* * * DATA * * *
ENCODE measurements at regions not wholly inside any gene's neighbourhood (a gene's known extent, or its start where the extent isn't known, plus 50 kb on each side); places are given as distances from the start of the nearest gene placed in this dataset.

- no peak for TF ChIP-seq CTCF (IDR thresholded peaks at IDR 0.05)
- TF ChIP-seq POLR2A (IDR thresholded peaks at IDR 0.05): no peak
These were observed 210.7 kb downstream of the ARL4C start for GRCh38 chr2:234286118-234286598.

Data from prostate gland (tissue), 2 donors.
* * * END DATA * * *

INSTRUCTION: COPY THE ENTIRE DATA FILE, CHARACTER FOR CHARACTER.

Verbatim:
ENCODE measurements at regions not wholly inside any gene's neighbourhood (a gene's known extent, or its start where the extent isn't known, plus 50 kb on each side); places are given as distances from the start of the nearest gene placed in this dataset.

- no peak for TF ChIP-seq CTCF (IDR thresholded peaks at IDR 0.05)
- TF ChIP-seq POLR2A (IDR thresholded peaks at IDR 0.05): no peak
These were observed 210.7 kb downstream of the ARL4C start for GRCh38 chr2:234286118-234286598.

Data from prostate gland (tissue), 2 donors.